The new unit, indicated in ASIC’s 2021-15 Corporate Plan, will be tasked with identifying and implementing changes to how ASIC administers the law.
The watchdog has also committed to streamlining stakeholder interaction and supporting a more efficient delivery of its regulation.
ASIC has laid out measures to ease its regulation, including providing clear communication on how it will exercise its powers, actively engaging with stakeholders and enhancing cooperation with other regulators, improving its IT and data-sharing capability.
It also has said it will promote regulatory technology (regtech) to drive better compliance and consumer outcomes, as well as fintech; and it is planning to administer a regulatory sandbox to allow testing of business models without having to first obtain a financial services or credit licence.
The new approach has been set amid an internal overhaul for ASIC, after the exits of former chair James Shipton and his deputy Daniel Crennan following an expenses scandal.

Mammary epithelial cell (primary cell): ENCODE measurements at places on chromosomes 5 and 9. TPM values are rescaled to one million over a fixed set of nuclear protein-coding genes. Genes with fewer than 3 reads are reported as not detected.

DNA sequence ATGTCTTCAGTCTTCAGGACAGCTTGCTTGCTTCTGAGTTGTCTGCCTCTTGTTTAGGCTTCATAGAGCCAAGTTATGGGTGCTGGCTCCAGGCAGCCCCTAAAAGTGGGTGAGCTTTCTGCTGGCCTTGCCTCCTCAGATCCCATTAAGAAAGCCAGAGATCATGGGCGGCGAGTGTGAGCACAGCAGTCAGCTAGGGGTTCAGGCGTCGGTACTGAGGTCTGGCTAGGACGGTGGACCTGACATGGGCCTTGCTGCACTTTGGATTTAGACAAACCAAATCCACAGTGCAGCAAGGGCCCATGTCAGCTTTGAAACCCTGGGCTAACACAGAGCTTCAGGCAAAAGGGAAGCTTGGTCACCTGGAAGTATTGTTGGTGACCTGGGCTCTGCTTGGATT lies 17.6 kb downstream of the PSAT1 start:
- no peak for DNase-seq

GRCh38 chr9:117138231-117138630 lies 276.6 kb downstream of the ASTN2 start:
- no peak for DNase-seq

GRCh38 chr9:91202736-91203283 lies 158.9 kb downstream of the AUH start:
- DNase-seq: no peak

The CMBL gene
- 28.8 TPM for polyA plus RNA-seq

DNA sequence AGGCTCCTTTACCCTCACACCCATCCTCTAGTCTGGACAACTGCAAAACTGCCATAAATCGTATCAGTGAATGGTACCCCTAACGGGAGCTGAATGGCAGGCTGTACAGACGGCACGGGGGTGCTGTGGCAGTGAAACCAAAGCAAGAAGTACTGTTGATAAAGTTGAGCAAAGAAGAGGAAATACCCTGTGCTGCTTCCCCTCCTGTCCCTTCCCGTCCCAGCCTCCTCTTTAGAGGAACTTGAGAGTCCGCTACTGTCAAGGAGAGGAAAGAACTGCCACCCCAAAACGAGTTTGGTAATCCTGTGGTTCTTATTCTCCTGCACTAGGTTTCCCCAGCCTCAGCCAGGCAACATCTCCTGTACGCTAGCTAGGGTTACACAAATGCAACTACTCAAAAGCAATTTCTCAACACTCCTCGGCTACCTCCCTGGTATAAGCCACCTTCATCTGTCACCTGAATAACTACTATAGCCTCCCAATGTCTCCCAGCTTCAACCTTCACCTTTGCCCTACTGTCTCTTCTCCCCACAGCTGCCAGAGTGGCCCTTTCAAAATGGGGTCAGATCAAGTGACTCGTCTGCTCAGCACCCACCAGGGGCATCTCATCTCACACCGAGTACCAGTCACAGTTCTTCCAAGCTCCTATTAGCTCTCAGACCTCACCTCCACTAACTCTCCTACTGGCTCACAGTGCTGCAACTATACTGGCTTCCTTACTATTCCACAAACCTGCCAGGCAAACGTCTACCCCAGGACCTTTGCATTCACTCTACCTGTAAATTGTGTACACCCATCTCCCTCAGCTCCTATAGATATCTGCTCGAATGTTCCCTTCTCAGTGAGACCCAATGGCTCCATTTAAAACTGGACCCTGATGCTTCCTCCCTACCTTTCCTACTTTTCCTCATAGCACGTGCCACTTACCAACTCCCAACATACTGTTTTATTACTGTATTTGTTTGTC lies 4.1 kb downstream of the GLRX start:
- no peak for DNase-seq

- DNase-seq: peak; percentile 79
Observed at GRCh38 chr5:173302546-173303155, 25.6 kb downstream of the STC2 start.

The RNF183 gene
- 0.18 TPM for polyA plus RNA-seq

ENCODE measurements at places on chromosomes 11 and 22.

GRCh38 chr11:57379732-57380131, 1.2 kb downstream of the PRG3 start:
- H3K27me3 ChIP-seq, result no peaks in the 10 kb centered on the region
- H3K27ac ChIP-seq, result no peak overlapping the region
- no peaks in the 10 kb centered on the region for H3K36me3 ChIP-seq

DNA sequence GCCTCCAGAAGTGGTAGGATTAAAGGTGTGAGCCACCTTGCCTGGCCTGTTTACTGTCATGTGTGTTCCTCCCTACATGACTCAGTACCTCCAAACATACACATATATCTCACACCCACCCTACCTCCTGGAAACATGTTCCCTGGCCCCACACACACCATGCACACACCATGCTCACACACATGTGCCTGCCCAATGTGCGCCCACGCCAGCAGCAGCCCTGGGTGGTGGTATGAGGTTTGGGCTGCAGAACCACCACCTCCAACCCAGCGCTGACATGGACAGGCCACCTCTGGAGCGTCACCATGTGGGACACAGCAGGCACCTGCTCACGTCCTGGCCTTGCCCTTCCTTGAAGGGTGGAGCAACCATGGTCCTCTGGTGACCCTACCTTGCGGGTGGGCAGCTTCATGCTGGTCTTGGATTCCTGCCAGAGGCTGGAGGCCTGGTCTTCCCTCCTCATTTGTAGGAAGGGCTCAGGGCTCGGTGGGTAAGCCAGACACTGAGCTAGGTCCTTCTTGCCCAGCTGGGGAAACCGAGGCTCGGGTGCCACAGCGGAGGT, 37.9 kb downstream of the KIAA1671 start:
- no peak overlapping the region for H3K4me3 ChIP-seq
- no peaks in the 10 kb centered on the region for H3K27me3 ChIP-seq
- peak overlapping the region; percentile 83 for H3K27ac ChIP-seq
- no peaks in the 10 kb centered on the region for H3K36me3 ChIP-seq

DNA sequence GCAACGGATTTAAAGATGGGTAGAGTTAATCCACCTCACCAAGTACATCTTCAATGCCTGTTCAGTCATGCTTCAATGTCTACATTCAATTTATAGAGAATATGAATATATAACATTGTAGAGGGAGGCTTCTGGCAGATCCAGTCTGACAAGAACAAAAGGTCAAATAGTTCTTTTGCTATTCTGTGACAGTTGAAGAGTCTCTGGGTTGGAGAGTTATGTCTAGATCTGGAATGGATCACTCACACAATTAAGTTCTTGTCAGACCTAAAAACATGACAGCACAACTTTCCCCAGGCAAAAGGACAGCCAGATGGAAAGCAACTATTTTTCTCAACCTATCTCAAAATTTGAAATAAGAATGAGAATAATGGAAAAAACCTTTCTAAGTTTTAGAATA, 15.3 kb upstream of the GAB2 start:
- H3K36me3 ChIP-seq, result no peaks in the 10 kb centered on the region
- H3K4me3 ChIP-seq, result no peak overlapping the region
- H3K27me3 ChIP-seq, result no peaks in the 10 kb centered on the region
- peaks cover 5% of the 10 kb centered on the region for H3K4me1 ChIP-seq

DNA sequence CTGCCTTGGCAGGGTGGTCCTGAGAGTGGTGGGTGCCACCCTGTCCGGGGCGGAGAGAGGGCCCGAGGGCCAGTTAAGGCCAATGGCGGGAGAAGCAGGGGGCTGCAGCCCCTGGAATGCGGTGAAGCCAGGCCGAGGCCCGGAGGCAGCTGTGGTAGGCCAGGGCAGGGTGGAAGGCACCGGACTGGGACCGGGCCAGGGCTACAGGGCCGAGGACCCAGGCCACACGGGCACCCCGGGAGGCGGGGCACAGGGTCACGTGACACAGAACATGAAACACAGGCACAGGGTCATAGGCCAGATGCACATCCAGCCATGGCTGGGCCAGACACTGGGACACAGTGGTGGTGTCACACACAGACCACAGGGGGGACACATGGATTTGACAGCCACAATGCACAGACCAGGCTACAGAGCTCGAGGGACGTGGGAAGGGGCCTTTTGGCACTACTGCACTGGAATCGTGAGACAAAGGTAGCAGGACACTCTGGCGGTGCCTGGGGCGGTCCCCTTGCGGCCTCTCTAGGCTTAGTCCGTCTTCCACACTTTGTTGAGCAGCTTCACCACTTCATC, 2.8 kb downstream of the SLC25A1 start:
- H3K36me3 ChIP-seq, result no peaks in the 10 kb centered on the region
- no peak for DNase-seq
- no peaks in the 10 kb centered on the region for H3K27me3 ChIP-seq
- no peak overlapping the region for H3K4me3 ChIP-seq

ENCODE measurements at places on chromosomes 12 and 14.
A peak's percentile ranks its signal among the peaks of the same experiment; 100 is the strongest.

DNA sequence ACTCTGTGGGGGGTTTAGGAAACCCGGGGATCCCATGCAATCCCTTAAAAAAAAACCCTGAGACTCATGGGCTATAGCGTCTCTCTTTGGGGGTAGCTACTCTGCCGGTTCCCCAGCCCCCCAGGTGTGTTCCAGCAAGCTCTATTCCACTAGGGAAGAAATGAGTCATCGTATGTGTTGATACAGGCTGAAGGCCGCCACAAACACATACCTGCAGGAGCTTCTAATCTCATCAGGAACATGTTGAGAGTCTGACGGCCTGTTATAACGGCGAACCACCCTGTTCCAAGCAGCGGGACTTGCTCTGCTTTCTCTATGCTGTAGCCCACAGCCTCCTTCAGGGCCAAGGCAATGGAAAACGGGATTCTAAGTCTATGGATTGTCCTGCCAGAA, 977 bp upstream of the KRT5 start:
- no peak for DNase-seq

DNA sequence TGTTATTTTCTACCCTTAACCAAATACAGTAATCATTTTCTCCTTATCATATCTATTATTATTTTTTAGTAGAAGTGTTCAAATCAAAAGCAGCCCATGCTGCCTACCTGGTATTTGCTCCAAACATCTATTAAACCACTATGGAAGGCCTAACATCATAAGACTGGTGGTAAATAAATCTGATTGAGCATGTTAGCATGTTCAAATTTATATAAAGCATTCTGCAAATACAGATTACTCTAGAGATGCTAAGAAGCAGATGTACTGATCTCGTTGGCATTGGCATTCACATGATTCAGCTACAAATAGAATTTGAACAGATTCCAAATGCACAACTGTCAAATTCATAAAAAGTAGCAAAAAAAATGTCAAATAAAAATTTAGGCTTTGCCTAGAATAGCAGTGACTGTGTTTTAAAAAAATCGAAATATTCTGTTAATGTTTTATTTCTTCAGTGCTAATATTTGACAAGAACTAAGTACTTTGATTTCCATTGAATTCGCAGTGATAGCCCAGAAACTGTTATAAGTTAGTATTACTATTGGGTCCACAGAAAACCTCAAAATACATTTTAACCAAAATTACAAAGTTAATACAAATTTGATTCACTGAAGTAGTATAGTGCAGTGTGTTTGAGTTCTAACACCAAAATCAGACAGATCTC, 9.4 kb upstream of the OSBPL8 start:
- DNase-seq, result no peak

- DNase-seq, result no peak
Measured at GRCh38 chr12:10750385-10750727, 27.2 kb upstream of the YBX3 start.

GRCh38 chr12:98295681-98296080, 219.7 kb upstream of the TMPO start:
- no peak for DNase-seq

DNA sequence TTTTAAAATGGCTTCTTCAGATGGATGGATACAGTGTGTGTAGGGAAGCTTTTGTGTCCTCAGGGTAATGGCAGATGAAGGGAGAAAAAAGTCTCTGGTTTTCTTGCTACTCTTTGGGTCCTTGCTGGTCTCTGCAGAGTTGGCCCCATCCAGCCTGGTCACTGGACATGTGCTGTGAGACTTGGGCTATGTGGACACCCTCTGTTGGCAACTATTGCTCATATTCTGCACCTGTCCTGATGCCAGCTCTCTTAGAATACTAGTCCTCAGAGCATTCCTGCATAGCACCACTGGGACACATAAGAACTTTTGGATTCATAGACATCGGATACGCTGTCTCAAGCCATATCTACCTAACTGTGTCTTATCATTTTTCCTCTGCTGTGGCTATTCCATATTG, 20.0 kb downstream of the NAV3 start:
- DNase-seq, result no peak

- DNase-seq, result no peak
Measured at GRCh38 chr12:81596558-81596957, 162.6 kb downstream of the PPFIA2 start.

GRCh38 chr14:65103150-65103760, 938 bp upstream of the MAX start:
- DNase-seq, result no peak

Meanwhile, the government also declared that it would restore the industry levy for financial advisers to 2018-19 levels, slashing ASIC’s estimated levy by more than half to $1,142 per adviser, in addition to the flat fee per licensee charge of $1,500.
ASIC had previously indicated a levy of $3,138 per adviser in 2020-21.
The advice sector will now need to pay an estimated $46 million less in levies.
Minister for financial services Jane Hume commented the new ASIC unit will be a step forward to improve regulatory alignment and cut red tape.
“I want all Australian households to have access to affordable, high quality financial services and advice. The creation of this unit, alongside the $46 million of relief the government announced this morning for financial advice are important steps forward for Australian businesses,” Ms Hume said.
Ben Morton, Assistant Minister to the Prime Minister and Cabinet added the unit “provides a model for other regulators”.
ASIC has also committed to aligning its performance reporting with principles laid out in the government’s new Regulator Performance Guide, which has aimed to increase accountability and promote best practice.
[Related: APRA finalises exec pay standard]